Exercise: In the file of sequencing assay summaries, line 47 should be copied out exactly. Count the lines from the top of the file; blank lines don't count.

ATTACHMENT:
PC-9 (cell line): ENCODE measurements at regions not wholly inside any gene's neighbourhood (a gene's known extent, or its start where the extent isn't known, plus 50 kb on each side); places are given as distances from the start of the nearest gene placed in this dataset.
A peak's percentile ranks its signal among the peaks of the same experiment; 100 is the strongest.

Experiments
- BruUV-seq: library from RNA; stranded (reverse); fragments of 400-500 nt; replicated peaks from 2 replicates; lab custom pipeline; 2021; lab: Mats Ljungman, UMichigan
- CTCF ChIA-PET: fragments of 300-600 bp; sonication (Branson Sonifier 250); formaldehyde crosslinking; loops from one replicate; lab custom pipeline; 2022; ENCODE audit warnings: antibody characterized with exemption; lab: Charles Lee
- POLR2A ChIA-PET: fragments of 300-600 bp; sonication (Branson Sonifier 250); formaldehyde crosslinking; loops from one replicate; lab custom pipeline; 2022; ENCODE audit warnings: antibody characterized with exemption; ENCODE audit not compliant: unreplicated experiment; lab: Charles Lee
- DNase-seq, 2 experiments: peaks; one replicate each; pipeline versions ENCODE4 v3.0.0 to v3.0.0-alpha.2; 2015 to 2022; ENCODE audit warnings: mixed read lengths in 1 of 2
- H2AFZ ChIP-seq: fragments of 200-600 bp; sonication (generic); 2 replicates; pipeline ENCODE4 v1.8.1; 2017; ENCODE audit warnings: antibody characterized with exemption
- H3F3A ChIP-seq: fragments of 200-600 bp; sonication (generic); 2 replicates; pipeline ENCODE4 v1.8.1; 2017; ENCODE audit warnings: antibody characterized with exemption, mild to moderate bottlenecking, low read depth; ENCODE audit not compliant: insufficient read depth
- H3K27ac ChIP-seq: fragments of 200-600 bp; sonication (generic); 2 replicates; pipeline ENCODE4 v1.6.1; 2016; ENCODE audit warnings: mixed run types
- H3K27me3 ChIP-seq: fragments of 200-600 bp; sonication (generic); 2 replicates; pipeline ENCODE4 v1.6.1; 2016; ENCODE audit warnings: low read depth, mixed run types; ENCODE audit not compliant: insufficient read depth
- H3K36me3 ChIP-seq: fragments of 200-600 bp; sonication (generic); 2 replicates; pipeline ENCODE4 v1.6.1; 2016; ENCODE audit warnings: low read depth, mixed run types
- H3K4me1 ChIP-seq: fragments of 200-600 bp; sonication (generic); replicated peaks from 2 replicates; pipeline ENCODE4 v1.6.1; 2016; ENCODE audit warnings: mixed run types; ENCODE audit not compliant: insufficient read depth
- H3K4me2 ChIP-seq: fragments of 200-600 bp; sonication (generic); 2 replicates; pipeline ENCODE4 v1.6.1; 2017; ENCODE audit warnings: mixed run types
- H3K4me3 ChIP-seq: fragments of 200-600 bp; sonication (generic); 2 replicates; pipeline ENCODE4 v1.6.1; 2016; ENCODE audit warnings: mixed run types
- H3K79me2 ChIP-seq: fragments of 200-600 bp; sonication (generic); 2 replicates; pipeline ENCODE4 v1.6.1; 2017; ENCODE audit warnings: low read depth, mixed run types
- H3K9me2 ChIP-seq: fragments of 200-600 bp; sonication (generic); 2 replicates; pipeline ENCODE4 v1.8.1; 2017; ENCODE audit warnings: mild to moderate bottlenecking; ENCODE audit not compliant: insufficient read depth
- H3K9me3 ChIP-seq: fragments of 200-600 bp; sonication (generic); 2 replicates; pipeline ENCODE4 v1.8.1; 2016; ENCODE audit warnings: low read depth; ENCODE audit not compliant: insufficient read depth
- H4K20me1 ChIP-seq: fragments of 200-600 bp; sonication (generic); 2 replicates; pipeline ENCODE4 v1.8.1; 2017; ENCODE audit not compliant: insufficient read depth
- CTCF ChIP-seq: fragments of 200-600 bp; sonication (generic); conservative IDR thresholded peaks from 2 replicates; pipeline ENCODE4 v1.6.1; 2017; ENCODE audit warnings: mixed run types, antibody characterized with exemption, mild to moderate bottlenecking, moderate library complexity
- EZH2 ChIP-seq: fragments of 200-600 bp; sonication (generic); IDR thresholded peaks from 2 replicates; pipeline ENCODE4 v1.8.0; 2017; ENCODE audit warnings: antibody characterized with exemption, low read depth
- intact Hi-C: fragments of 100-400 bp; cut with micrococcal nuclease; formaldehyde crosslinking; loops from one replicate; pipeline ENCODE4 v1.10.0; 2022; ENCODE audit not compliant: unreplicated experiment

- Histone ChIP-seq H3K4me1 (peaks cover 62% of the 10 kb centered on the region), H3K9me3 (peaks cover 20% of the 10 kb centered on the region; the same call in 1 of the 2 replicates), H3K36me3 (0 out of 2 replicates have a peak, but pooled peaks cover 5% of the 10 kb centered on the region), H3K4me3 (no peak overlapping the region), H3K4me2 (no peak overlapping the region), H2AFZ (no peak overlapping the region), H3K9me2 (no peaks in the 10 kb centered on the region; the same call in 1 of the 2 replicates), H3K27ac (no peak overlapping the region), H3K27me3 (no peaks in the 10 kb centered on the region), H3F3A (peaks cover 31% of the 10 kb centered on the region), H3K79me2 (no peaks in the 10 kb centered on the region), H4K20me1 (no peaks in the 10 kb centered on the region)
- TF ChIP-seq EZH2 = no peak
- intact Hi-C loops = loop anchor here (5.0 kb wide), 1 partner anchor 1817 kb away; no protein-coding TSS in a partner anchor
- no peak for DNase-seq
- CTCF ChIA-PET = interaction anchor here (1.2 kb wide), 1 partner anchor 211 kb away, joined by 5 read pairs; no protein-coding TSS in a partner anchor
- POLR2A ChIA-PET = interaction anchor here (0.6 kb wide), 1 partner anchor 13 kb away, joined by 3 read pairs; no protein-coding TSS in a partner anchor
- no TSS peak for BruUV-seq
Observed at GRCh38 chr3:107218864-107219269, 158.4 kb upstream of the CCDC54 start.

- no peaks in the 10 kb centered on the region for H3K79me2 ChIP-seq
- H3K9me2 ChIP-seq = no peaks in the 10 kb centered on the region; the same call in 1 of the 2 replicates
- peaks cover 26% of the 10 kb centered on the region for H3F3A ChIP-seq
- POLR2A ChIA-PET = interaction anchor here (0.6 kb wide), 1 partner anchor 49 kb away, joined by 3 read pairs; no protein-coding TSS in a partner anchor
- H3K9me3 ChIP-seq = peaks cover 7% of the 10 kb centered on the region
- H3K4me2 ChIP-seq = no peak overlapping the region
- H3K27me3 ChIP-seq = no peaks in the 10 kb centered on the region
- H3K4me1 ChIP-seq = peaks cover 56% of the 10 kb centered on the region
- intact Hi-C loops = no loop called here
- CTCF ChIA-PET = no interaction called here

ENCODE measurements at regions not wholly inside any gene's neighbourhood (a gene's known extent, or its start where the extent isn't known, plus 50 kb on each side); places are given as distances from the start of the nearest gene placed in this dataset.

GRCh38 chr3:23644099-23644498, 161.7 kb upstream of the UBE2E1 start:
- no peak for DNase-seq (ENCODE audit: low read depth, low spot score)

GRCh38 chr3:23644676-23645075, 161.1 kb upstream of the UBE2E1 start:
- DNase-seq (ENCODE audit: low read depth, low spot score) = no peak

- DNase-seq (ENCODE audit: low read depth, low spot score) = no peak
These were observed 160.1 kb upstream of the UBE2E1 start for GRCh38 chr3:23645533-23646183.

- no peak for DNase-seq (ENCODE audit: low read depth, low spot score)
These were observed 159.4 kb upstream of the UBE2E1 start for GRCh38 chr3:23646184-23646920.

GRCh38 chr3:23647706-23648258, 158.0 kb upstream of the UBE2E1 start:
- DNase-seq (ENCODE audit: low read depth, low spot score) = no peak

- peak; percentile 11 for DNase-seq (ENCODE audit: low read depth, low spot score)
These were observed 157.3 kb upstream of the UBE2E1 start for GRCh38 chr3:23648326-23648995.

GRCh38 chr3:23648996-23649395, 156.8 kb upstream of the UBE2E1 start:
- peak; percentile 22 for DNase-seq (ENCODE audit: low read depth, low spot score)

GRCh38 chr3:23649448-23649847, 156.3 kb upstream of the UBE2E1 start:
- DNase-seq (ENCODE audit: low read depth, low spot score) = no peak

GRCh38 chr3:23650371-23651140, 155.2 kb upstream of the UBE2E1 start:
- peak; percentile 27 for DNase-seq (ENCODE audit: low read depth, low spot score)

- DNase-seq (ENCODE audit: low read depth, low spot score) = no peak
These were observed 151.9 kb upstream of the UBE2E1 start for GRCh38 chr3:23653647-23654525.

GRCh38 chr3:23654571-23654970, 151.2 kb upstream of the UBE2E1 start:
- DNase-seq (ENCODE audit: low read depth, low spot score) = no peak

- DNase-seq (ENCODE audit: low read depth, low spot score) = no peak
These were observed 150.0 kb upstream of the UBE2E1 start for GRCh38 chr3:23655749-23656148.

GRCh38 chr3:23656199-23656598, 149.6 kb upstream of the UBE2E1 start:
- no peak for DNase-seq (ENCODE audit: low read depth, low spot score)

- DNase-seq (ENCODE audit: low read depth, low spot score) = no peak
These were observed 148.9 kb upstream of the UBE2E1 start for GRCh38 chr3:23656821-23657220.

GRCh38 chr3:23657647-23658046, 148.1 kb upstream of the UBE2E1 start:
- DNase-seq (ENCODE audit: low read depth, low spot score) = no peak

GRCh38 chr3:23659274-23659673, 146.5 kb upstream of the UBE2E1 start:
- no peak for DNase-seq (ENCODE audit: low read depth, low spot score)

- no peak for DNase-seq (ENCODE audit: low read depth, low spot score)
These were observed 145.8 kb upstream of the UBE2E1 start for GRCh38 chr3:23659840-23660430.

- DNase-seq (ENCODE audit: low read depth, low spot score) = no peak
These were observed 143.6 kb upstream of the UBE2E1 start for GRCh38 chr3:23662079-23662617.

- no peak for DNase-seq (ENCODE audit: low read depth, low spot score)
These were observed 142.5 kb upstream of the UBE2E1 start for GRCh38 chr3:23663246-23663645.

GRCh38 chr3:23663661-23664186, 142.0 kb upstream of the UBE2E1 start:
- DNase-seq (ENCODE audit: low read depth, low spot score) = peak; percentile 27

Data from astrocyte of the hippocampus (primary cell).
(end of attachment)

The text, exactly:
These were observed 160.1 kb upstream of the UBE2E1 start for GRCh38 chr3:23645533-23646183.